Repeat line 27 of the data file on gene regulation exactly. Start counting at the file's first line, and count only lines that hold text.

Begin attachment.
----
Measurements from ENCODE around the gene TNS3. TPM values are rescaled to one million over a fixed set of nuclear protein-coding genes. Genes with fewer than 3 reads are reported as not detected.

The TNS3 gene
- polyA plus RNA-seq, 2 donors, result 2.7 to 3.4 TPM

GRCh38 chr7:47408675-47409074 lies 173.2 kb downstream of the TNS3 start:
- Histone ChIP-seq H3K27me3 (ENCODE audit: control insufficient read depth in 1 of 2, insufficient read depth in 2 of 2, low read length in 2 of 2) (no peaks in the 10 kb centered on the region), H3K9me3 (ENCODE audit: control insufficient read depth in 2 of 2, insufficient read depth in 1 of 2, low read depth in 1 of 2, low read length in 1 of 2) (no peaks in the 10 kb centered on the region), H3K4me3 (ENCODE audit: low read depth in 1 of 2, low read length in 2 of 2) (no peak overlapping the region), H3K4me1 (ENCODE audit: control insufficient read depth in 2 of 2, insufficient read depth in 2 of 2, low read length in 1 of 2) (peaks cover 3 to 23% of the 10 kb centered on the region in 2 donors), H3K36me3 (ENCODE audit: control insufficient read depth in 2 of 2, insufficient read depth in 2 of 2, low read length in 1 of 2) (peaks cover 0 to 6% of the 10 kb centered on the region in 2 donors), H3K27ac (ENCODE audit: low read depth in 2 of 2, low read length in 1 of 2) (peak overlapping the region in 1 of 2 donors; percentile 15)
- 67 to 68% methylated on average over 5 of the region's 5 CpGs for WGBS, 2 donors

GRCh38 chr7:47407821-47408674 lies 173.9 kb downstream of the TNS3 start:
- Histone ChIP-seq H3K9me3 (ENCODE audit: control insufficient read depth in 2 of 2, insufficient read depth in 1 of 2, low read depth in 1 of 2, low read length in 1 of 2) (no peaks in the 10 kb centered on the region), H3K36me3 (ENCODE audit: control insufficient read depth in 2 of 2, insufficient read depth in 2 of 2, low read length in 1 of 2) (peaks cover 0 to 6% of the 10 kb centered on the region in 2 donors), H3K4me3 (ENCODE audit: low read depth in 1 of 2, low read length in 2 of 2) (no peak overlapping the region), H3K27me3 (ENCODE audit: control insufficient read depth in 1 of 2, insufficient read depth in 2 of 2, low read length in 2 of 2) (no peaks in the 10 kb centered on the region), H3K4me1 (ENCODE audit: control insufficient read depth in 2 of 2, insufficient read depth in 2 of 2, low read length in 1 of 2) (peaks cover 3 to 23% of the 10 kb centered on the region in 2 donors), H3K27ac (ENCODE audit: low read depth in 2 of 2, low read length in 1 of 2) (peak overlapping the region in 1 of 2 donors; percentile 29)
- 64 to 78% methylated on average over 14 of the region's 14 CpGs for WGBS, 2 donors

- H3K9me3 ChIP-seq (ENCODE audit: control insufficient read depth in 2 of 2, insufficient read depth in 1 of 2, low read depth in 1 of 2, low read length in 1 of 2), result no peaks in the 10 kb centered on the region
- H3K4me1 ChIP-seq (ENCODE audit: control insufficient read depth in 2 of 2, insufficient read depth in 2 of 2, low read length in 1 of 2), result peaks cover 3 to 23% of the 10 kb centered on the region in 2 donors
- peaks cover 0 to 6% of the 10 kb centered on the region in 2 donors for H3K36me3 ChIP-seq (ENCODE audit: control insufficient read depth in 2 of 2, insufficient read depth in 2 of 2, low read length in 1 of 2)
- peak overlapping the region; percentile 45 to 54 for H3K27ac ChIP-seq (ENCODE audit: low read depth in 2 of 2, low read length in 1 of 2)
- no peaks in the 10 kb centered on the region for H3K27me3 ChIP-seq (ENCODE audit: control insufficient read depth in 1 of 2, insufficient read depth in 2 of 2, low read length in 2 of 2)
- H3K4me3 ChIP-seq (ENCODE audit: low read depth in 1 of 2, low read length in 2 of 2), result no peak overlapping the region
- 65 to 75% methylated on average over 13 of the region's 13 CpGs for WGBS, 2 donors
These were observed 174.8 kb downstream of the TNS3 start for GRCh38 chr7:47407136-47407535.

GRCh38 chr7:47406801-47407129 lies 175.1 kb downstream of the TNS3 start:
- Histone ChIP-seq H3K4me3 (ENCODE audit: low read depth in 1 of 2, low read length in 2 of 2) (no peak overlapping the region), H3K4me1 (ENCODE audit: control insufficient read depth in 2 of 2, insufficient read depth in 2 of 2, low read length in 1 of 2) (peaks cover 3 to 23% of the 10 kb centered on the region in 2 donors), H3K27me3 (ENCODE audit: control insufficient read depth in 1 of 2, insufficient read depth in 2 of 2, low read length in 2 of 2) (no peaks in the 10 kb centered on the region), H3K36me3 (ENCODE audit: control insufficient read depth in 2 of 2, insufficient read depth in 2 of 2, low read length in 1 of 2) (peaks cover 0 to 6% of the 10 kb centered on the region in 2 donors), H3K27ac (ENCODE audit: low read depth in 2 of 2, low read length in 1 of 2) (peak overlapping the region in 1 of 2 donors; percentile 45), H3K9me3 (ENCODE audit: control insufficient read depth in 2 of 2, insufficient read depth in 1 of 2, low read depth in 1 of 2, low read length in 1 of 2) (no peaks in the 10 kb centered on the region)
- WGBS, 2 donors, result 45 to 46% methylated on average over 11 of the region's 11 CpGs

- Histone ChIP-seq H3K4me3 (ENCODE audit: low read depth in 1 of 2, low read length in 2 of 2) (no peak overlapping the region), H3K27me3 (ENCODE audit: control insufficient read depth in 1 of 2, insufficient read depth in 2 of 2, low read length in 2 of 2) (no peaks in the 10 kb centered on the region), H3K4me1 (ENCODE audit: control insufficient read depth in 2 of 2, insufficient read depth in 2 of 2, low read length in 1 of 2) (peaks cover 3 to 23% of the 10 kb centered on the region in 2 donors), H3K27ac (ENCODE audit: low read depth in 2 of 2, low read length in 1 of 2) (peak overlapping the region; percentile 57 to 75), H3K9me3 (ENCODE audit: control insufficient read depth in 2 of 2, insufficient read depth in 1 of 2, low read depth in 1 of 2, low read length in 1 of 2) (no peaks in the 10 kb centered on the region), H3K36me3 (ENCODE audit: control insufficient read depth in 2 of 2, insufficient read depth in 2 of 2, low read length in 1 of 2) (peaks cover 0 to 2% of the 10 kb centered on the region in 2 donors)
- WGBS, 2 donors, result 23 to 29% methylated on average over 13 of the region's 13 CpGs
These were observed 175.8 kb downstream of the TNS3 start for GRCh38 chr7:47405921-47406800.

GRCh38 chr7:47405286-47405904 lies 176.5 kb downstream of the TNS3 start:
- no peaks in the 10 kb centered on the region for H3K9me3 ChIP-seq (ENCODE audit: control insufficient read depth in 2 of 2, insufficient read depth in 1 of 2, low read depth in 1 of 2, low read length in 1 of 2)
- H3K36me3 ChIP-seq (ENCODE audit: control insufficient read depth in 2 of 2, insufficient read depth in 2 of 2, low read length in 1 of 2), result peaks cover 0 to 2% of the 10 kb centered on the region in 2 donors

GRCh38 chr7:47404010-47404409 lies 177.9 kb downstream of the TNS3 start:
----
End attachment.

GRCh38 chr7:47404010-47404409 lies 177.9 kb downstream of the TNS3 start: